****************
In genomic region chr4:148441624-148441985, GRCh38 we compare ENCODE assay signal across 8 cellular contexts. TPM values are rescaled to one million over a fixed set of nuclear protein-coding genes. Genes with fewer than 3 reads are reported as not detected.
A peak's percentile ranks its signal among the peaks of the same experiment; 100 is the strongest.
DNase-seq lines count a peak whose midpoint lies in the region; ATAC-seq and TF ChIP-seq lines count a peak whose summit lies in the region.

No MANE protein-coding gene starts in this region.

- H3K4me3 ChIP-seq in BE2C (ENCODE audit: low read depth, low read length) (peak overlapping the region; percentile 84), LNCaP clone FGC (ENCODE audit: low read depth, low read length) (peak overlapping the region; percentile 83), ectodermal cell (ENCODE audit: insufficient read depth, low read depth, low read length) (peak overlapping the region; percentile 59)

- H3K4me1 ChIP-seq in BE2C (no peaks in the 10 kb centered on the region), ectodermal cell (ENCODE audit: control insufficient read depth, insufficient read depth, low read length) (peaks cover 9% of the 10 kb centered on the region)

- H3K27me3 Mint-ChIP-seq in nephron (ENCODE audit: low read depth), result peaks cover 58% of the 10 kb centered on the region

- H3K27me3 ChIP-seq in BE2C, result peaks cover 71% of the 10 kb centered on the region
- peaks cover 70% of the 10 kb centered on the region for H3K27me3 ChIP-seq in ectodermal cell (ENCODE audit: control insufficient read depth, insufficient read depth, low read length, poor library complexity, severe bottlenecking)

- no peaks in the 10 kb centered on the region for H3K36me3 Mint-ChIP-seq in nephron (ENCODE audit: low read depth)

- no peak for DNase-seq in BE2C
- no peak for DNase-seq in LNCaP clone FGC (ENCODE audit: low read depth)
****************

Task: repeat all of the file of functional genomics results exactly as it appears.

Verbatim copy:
In genomic region chr4:148441624-148441985, GRCh38 we compare ENCODE assay signal across 8 cellular contexts. TPM values are rescaled to one million over a fixed set of nuclear protein-coding genes. Genes with fewer than 3 reads are reported as not detected.
A peak's percentile ranks its signal among the peaks of the same experiment; 100 is the strongest.
DNase-seq lines count a peak whose midpoint lies in the region; ATAC-seq and TF ChIP-seq lines count a peak whose summit lies in the region.

No MANE protein-coding gene starts in this region.

- H3K4me3 ChIP-seq in BE2C (ENCODE audit: low read depth, low read length) (peak overlapping the region; percentile 84), LNCaP clone FGC (ENCODE audit: low read depth, low read length) (peak overlapping the region; percentile 83), ectodermal cell (ENCODE audit: insufficient read depth, low read depth, low read length) (peak overlapping the region; percentile 59)

- H3K4me1 ChIP-seq in BE2C (no peaks in the 10 kb centered on the region), ectodermal cell (ENCODE audit: control insufficient read depth, insufficient read depth, low read length) (peaks cover 9% of the 10 kb centered on the region)

- H3K27me3 Mint-ChIP-seq in nephron (ENCODE audit: low read depth), result peaks cover 58% of the 10 kb centered on the region

- H3K27me3 ChIP-seq in BE2C, result peaks cover 71% of the 10 kb centered on the region
- peaks cover 70% of the 10 kb centered on the region for H3K27me3 ChIP-seq in ectodermal cell (ENCODE audit: control insufficient read depth, insufficient read depth, low read length, poor library complexity, severe bottlenecking)

- no peaks in the 10 kb centered on the region for H3K36me3 Mint-ChIP-seq in nephron (ENCODE audit: low read depth)

- no peak for DNase-seq in BE2C
- no peak for DNase-seq in LNCaP clone FGC (ENCODE audit: low read depth)